Metro board focuses on safety, smoke and service cuts

WASHINGTON — Increasing smoke and fire incidents on Metro, trains running red signals creating dangerous conditions, and a plan to cut weekend rail service are among the major issues set to come before the Metro board of directors Thursday morning.


The board’s Safety Committee is scheduled to hear from the head of Metro’s largest union about Metro’s long-promised improvements to “safety culture,” and to get updates from Chief Safety Officer Pat Lavin on the steadily rising number of reported smoke and fire incidents, changes for worker protection on the tracks and red signal violations.

This month, one train passed a red signal without permission and nearly hit workers who were standing on the tracks. The train also ended up facing another head on. Metro moved to fire the train operator, who does have the right to appeal.

Another red signal violation that posed less risk to riders was reported the following week, and an additional red signal violation was being investigated near Reagan National Airport Wednesday afternoon.

If the Wednesday violation is confirmed following a full investigation, it would be Metro’s ninth red signal violation this year. The Federal Transit Administration is reviewing Metro’s history with the issue and is set to issue a final report soon.

With more combined smoke and fire incidents in each month so far this year than in the same month last year, Lavin is also scheduled to provide an update on Metro’s response to National Transportation Safety Board recommendations made following Carol Glover’s death on a smoke-filled Yellow Line train last year.


The full Metro board of directors is expected to officially hear Metro General Manager Paul Wiedefeld’s proposal to cut weekend service.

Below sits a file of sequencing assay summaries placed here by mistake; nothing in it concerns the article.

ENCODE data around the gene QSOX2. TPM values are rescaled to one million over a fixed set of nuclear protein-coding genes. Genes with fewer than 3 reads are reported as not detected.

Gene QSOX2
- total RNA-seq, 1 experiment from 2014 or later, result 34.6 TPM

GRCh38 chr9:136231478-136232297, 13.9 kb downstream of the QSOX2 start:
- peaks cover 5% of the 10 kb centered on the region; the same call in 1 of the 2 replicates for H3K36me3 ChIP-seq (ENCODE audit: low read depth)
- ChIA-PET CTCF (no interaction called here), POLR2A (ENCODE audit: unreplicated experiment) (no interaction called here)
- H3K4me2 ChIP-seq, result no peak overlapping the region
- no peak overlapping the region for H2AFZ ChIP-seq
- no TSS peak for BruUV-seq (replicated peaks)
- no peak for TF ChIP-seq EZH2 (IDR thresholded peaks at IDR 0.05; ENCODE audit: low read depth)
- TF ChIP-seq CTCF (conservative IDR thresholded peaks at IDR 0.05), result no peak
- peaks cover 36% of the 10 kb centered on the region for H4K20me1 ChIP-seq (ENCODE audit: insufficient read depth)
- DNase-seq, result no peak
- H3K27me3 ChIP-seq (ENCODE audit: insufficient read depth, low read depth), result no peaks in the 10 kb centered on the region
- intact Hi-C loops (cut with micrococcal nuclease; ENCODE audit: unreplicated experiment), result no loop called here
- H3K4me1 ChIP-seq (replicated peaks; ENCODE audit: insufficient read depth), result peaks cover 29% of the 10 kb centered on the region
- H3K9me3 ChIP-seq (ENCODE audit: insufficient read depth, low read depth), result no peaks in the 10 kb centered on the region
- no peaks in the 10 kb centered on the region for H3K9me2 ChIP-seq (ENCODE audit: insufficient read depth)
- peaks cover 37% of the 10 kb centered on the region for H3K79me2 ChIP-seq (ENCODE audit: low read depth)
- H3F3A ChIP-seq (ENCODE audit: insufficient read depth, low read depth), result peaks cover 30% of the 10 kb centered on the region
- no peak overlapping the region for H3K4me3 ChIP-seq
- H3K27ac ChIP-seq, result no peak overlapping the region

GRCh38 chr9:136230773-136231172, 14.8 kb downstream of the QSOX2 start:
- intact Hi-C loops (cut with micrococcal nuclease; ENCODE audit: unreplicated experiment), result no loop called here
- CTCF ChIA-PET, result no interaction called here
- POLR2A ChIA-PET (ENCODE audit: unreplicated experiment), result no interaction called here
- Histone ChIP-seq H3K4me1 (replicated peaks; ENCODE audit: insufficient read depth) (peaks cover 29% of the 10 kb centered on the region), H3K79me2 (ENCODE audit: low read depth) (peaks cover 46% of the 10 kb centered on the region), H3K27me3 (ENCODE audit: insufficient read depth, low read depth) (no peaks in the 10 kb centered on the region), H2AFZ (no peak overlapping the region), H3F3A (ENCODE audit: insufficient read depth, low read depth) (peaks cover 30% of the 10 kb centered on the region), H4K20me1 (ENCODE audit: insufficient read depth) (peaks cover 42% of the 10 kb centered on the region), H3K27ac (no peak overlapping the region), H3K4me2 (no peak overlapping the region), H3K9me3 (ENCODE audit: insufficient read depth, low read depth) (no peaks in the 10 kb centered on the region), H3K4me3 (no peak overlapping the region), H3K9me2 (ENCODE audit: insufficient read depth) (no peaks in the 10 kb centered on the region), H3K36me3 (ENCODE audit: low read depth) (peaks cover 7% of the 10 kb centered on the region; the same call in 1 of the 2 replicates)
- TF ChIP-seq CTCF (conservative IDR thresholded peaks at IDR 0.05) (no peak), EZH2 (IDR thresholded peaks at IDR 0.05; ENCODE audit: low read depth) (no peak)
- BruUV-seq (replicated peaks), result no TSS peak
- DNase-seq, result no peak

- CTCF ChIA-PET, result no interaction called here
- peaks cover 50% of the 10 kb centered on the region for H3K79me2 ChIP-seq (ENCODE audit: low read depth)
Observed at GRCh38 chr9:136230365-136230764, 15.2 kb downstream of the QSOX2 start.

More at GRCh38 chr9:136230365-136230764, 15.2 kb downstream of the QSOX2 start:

The plan would make the early closures at midnight permanent on Friday and Saturday nights, and add a 10 p.m. closing on Sundays.

Several board members have expressed support for the goal of closing the system for additional hours, but there has also been backlash from riders.

Any permanent changes require public hearings this fall before a final vote.

There are a number of final votes set to be taken Thursday on other issues.

The board is set to approve changes to the “DC Kids Ride Free” program that will automatically give all public and charter school students free rides at all times of day on Metro trains and buses. In the past, students have had to register their cards before using them, and there were some time restrictions in certain cases.

Frustrations with that system are partly blamed for an estimated 3.8 million kids jumping over or going around fare gates last school year alone.

In a service addition, the board is set to sign off on a nine-month test of a new bus across the Potomac between National Harbor, Oxon Hill Park and Ride, Alexandria and Huntington.

The board’s Finance Committee approved the idea last month.

The approval would allow service to begin in October, before the new MGM National Harbor Casino opens in December.

Until now, the only bus service to National Harbor has been the NH1 route to and from Southern Avenue.

Separately, the board is also set to act on sales, hearings or development agreements for properties at Congress Heights, Capitol Heights, College Park and Greenbelt.

The Greenbelt report is contingent on where the federal government decides to put the new FBI headquarters.

The board is also scheduled to set public hearings on changes to some bus routes, and on changes to the King Street Metro station that would permanently eliminate parking there. The Kiss and Ride, and taxi area would be eliminated for about two years during the construction process that will eventually bring additional bus bays to the station.

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